Ruto appoints Thugge for uphill task at Kenya Central Bank

President Ruto's nomination for governor of the Central Bank of Kenya, Kamau Thugge, has a busy in-tray as he prepares to take office.


Image : PerlaStudio / Adobe Stock

On 15 May the President of Kenya, William Ruto, nominated Kamau Thugge to be the new governor of the Central Bank of Kenya. If the appointment is ratified by both houses of the Kenyan parliament, Thugge will begin his first term as governor in the middle of June and replace the incumbent Patrick Njoroge, who has led the central bank since 2015.

The nomination of Thugge comes at a pivotal time for the Kenyan economy. With inflation still running at almost 8% and the Kenyan shilling hitting all-time lows against the US dollar, the monetary policies of the central bank are likely to come under increased attention in the months ahead. But how much do we know about the man who will soon be playing a crucial role in managing the Kenyan economy?

Thugge is widely seen as a conservative choice for governor. Educated in the United States, he has spent his career in national and international economic organisations. He started with a near-twenty-year stint as an economist at the IMF between 1985 and 2004, before returning for a two-year spell between 2008 and 2010 as a deputy division chief.

His career has also involved time working for the Kenyan government, with his most recent post being in Ruto’s council of economic advisors. 

In 2019, Thugge was arrested as part of a corruption probe involving suspicious payments in a dam construction project. However, the charges against him were ultimately dropped and there seems to be optimism in Kenya that he could prove to be a wise choice. Edwin Dande, CEO of Cytonn Investments, an investment management firm based in Nairobi, tells African Business that “the gentleman is uniquely qualified, with Treasury and IMF experience, not to mention his Ivy League credentials… I hope he will uphold strong ethical standards – that’s the main challenge in this market.”

The financial markets also appeared to react positively to the news of Thugge’s appointment, with the Nairobi Securities Exchange Index jumping over 7% in the aftermath of the announcement. This perhaps reflects a hope that his experience in international finance could help the country clear a path for itself out of economic malaise. Thugge’s history at the IMF could be particularly valuable, with Kenya reported to be in talks for fresh funding with the organisation. Kenya is seeking assistance to support its dwindling foreign exchange reserves, which have fallen to $6.6bn, the lowest level since 2015.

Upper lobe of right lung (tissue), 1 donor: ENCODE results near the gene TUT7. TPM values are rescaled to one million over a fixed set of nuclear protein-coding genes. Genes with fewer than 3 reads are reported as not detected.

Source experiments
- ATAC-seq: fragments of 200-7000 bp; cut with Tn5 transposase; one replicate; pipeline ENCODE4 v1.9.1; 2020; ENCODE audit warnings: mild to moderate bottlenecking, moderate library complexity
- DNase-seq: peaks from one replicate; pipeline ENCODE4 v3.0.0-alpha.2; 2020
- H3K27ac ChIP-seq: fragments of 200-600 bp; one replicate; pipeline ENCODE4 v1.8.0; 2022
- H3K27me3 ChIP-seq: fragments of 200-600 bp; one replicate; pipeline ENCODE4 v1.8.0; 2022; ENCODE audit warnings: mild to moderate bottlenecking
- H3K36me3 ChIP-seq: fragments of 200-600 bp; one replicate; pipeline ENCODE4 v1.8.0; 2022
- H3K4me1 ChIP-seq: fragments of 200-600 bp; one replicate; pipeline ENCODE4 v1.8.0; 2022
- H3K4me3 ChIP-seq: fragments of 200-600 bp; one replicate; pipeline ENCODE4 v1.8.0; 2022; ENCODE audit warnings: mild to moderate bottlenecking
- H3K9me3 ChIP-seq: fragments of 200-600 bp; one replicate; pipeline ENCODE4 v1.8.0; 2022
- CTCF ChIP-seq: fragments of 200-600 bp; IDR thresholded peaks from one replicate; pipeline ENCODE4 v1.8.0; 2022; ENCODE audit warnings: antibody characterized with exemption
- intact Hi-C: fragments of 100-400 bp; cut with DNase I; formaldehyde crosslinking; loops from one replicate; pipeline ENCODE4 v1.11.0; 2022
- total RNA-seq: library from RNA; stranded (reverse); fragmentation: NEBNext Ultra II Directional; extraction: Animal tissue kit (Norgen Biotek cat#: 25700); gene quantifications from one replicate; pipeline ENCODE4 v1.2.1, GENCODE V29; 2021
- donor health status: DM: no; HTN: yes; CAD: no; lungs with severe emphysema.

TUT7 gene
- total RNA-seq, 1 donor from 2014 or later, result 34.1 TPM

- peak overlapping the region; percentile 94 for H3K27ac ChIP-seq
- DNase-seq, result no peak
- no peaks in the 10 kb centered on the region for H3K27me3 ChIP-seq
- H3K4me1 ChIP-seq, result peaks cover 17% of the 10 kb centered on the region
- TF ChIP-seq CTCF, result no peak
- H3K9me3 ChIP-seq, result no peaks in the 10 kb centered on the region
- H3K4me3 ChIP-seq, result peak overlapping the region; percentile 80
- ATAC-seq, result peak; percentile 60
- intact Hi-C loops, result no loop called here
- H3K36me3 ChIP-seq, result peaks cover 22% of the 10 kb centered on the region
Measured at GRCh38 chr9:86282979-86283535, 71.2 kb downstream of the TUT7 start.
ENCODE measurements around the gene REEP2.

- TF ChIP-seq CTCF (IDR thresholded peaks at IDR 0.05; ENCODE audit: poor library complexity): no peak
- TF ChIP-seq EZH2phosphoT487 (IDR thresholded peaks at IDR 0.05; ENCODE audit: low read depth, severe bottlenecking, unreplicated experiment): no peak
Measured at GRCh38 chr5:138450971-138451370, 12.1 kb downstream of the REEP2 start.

This means the reserves are equivalent to just 3.66 months of imports, despite the central bank being required by law to maintain four months’ worth of cover. Fitch Ratings has warned that “increased balance of payment pressures and/or a sustained reduction in international reserves could lead to further negative rating action.” Thugge will need to leverage his experiences at the IMF in order to secure the funding that Kenya desperately requires.

Dorcas Muthoni Mutonyi, a financier in Nairobi who was on the shortlist of candidates for the governor position, tells African Business that Thugge’s economic principles appear to be similar to those of the President. “Dr Thugge has worked closely with President Ruto as senior advisor and head of fiscal affairs and budget policy,” she says. “This is a strong indicator that not only is he very well aligned with the president’s priorities, but that he has likely played a significant role in defining the president’s economic and fiscal priorities.”

Will Thugge back the Hustler Fund?

This alignment with the President may indicate that the central bank would seek to support the government’s high-spend policies, such as the “Hustler Fund,” an offer of reasonable credit to poorer Kenyans. One way to achieve this would be through quantitative easing (QE) – which is designed to inject more cash into the money supply and lower long-term borrowing costs to support spending.